The aim of this study was to determine patient-centered outcomes of nonoperative treatment of a ventral hernia.Summary of Background Data:
Nonoperative management of ventral hernias (VHs) is often recommended for patients at increased risk of complications; however, the impact of this management strategy on outcome and quality of life (QoL) is unknown. We hypothesize that QoL and function are better among patients with VHs managed operatively.Methods:
Patients with a VH from a single-center hernia clinic were prospectively enrolled between June 2014 and June 2015. Nonoperative management was recommended if smoking, obesity, or poorly controlled diabetes was present. Primary outcomes were patient-centered outcomes, including QoL and function, which were measured using a validated, hernia-specific survey (modified Activities Assessment Scale) before surgeon’ consultation and at 6 months. Other outcomes included surgical site infection (SSI) and recurrence. Risk-adjusted outcomes between nonoperative and operative groups were compared using: paired t test on a propensity score-matched subset and multivariable analysis on the overall cohort.Results:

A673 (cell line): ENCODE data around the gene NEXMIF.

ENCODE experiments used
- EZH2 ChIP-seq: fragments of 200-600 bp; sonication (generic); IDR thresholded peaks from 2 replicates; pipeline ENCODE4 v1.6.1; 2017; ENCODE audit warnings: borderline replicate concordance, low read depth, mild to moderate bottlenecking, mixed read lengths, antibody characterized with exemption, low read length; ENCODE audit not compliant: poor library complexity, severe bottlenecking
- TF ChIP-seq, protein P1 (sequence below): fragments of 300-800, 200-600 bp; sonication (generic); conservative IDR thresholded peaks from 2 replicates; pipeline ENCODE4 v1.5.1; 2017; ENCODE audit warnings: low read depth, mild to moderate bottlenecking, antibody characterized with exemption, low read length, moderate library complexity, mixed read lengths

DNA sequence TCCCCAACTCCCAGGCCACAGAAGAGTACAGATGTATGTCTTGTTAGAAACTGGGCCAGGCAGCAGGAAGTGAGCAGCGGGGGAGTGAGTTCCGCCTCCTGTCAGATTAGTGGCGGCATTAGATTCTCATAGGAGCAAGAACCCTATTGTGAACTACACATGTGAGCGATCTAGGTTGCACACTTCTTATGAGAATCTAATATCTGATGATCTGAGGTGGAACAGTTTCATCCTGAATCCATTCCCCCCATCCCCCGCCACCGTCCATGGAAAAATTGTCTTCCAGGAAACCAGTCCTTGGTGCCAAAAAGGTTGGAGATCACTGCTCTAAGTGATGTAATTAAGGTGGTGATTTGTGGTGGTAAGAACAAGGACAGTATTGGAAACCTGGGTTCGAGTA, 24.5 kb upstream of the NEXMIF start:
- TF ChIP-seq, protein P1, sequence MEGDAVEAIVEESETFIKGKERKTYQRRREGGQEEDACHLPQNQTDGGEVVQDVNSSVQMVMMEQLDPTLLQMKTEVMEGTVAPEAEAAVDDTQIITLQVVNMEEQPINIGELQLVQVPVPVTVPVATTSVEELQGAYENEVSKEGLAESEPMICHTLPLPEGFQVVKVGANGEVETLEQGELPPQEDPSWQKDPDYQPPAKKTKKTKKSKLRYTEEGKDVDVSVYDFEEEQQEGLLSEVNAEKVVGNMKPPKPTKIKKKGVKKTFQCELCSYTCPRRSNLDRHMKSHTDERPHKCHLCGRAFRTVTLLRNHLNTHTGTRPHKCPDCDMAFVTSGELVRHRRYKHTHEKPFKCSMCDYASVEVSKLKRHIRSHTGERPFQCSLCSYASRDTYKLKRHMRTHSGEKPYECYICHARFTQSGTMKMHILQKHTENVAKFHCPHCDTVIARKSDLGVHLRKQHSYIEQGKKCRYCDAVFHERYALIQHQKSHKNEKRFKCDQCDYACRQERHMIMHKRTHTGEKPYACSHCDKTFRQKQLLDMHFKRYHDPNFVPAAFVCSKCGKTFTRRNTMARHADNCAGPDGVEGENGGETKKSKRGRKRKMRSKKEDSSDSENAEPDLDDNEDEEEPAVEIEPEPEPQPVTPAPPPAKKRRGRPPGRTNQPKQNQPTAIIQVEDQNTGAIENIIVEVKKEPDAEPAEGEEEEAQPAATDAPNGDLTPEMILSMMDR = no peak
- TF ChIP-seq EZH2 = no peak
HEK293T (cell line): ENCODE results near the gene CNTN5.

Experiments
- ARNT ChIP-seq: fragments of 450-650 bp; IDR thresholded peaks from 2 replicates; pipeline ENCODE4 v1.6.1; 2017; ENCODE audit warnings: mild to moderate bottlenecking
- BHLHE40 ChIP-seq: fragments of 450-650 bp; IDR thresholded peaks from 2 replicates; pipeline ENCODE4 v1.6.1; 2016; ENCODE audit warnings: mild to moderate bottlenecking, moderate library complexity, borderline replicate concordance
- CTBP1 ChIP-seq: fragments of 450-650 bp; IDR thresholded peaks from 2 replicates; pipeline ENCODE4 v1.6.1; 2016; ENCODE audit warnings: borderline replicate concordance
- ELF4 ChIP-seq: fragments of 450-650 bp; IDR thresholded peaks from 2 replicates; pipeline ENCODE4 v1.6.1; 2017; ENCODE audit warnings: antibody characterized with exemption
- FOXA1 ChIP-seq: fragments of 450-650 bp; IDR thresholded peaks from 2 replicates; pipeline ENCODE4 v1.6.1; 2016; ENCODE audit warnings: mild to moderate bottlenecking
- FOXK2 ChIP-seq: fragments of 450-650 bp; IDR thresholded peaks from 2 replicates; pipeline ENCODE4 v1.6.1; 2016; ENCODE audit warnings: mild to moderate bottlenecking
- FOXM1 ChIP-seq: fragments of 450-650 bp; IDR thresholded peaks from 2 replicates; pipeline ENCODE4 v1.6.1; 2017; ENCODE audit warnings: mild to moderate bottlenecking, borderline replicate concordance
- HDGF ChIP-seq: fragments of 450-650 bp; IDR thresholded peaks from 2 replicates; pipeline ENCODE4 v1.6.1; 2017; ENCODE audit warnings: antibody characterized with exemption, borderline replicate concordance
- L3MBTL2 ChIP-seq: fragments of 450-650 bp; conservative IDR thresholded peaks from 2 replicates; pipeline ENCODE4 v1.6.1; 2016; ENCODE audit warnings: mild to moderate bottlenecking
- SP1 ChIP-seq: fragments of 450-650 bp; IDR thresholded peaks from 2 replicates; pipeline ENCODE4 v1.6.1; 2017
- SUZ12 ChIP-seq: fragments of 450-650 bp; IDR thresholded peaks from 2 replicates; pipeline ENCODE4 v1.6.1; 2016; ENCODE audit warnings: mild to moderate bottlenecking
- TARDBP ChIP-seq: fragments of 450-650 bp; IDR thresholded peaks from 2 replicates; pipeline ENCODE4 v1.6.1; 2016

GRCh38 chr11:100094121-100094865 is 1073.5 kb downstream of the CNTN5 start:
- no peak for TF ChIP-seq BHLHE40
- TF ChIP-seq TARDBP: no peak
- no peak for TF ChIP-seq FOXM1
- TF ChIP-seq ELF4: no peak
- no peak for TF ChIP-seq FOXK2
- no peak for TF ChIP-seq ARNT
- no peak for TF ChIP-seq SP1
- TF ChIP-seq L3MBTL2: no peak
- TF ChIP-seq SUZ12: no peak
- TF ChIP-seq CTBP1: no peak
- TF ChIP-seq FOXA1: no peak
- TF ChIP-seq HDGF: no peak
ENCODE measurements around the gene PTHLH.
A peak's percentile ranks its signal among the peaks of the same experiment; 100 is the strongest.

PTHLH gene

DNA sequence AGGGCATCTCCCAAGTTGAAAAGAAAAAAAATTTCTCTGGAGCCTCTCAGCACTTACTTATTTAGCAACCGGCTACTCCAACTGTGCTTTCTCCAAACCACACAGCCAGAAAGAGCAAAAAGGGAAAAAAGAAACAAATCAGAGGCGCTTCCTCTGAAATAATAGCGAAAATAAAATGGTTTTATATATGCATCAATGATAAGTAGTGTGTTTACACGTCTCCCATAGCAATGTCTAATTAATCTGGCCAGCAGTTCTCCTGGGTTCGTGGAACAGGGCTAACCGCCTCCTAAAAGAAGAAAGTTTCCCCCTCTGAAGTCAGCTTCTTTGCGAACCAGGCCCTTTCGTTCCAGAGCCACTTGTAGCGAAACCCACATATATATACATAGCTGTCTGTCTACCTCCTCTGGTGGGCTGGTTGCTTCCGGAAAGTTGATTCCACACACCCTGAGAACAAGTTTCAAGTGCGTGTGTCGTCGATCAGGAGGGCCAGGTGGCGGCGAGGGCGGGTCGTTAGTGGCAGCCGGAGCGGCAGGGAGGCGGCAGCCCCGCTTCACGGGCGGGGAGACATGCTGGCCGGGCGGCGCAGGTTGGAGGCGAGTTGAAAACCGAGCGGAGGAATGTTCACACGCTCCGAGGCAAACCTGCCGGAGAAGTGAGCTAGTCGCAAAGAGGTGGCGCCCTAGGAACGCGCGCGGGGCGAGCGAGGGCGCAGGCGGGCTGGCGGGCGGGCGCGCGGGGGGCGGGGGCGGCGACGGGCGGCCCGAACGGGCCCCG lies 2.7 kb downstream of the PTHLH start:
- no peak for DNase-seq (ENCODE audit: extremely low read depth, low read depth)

A total of 152 patients (nonoperative = 97, operative = 55) were enrolled. In the propensity-matched cohort (n = 90), both groups had similar baseline QoL and function scores, but only repaired patients had improved scores on 6-month follow-up. In the overall cohort, nonoperative management was strongly associated with lower function scores (log odds ratio = −26.5; 95% confidence interval = −35.0 to −18.0).Conclusions:
This is the first prospective study comparing management strategies in VH patients with comorbidities. Elective repair improves hernia-related QoL and function in low- to moderate-risk patients and should be considered in appropriately selected patients.